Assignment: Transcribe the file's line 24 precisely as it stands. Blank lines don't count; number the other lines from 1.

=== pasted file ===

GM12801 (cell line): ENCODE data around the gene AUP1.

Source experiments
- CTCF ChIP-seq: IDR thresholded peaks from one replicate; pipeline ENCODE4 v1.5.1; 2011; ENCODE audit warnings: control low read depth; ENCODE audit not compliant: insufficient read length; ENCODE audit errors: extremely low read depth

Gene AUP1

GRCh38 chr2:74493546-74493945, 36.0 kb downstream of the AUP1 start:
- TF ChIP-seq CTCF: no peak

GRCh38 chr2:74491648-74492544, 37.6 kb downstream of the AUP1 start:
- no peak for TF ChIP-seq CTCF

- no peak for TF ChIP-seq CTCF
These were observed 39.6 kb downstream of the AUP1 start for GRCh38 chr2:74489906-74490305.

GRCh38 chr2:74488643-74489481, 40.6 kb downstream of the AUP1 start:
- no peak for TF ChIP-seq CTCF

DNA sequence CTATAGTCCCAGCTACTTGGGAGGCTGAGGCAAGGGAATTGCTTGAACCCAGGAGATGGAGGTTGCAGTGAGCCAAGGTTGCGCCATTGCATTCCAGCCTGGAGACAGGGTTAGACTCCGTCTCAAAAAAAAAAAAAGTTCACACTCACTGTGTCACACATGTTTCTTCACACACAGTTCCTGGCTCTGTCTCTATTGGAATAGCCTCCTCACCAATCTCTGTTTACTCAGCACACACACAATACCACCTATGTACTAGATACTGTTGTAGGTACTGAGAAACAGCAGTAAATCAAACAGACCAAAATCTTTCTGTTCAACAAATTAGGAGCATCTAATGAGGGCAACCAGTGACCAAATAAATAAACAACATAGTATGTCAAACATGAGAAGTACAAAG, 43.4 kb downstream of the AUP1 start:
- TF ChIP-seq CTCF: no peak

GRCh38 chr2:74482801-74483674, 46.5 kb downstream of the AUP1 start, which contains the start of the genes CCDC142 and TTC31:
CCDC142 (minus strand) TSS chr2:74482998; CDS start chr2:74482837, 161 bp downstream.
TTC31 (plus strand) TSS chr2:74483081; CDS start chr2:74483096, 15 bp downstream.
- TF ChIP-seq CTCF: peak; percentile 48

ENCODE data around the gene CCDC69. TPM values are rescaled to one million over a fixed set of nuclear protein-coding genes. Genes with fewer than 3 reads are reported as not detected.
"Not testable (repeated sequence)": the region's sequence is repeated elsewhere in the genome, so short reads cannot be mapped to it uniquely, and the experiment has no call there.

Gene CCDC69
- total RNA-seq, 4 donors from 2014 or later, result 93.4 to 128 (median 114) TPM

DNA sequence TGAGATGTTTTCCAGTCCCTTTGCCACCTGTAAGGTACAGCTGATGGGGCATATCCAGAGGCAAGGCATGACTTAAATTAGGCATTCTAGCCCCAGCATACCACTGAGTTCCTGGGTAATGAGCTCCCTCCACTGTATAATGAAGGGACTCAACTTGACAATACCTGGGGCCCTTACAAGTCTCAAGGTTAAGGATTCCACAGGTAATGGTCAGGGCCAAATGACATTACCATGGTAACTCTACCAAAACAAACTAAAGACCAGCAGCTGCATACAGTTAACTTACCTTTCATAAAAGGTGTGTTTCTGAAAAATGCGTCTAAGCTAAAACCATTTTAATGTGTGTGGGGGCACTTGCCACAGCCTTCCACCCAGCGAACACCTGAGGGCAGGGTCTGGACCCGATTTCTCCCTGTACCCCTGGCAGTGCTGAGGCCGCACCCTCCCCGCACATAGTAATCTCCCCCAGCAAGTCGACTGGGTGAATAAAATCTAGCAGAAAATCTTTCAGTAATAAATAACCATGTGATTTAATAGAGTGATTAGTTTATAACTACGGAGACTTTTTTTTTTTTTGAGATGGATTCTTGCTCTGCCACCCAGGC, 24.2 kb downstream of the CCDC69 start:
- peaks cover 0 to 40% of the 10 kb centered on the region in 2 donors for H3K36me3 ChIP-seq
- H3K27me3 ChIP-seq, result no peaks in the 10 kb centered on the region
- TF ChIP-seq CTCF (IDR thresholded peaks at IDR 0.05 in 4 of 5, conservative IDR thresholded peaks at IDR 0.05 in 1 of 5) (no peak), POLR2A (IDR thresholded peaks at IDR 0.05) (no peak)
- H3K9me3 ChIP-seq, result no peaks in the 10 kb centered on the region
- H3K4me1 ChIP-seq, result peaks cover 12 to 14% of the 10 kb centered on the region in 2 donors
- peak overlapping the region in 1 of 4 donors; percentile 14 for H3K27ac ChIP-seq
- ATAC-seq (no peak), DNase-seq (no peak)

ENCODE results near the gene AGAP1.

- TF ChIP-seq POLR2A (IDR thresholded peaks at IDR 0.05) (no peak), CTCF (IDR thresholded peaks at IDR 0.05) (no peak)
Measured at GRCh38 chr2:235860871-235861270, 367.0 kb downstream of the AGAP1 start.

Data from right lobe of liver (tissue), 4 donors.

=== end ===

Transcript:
- peaks cover 0 to 40% of the 10 kb centered on the region in 2 donors for H3K36me3 ChIP-seq